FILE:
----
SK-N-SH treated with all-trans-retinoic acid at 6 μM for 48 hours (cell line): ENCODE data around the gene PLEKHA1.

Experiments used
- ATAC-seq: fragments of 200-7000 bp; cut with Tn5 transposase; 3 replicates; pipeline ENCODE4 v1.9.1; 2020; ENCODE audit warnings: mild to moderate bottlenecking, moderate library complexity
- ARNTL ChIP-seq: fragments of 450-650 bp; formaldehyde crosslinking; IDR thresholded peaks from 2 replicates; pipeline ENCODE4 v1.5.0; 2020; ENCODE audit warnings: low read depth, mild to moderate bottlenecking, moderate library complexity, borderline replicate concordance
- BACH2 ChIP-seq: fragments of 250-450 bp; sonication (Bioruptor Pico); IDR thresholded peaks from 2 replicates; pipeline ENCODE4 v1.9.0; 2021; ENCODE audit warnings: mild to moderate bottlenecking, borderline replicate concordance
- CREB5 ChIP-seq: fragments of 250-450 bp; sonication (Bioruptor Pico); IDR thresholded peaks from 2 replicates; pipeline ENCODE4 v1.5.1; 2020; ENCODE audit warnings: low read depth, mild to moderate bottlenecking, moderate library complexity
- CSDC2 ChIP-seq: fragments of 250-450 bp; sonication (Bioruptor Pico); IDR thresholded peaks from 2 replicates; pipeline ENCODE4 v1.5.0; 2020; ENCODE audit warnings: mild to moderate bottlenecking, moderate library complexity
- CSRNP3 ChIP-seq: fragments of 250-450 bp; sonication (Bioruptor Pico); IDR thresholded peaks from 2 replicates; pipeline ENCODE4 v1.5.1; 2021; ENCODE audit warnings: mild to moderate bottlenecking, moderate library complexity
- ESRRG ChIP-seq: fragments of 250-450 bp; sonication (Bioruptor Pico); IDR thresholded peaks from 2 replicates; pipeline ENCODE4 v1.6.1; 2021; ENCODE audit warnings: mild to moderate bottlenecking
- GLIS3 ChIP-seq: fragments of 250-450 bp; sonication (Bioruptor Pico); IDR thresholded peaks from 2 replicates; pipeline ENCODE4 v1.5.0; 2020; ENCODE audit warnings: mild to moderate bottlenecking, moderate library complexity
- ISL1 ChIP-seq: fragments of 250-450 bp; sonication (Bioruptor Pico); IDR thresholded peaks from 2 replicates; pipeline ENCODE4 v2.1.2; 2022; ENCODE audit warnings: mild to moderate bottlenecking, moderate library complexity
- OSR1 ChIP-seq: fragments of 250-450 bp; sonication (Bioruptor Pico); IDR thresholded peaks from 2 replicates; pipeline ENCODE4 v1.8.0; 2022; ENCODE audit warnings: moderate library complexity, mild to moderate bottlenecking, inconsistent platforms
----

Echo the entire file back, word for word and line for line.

SK-N-SH treated with all-trans-retinoic acid at 6 μM for 48 hours (cell line): ENCODE data around the gene PLEKHA1.

Experiments used
- ATAC-seq: fragments of 200-7000 bp; cut with Tn5 transposase; 3 replicates; pipeline ENCODE4 v1.9.1; 2020; ENCODE audit warnings: mild to moderate bottlenecking, moderate library complexity
- ARNTL ChIP-seq: fragments of 450-650 bp; formaldehyde crosslinking; IDR thresholded peaks from 2 replicates; pipeline ENCODE4 v1.5.0; 2020; ENCODE audit warnings: low read depth, mild to moderate bottlenecking, moderate library complexity, borderline replicate concordance
- BACH2 ChIP-seq: fragments of 250-450 bp; sonication (Bioruptor Pico); IDR thresholded peaks from 2 replicates; pipeline ENCODE4 v1.9.0; 2021; ENCODE audit warnings: mild to moderate bottlenecking, borderline replicate concordance
- CREB5 ChIP-seq: fragments of 250-450 bp; sonication (Bioruptor Pico); IDR thresholded peaks from 2 replicates; pipeline ENCODE4 v1.5.1; 2020; ENCODE audit warnings: low read depth, mild to moderate bottlenecking, moderate library complexity
- CSDC2 ChIP-seq: fragments of 250-450 bp; sonication (Bioruptor Pico); IDR thresholded peaks from 2 replicates; pipeline ENCODE4 v1.5.0; 2020; ENCODE audit warnings: mild to moderate bottlenecking, moderate library complexity
- CSRNP3 ChIP-seq: fragments of 250-450 bp; sonication (Bioruptor Pico); IDR thresholded peaks from 2 replicates; pipeline ENCODE4 v1.5.1; 2021; ENCODE audit warnings: mild to moderate bottlenecking, moderate library complexity
- ESRRG ChIP-seq: fragments of 250-450 bp; sonication (Bioruptor Pico); IDR thresholded peaks from 2 replicates; pipeline ENCODE4 v1.6.1; 2021; ENCODE audit warnings: mild to moderate bottlenecking
- GLIS3 ChIP-seq: fragments of 250-450 bp; sonication (Bioruptor Pico); IDR thresholded peaks from 2 replicates; pipeline ENCODE4 v1.5.0; 2020; ENCODE audit warnings: mild to moderate bottlenecking, moderate library complexity
- ISL1 ChIP-seq: fragments of 250-450 bp; sonication (Bioruptor Pico); IDR thresholded peaks from 2 replicates; pipeline ENCODE4 v2.1.2; 2022; ENCODE audit warnings: mild to moderate bottlenecking, moderate library complexity
- OSR1 ChIP-seq: fragments of 250-450 bp; sonication (Bioruptor Pico); IDR thresholded peaks from 2 replicates; pipeline ENCODE4 v1.8.0; 2022; ENCODE audit warnings: moderate library complexity, mild to moderate bottlenecking, inconsistent platforms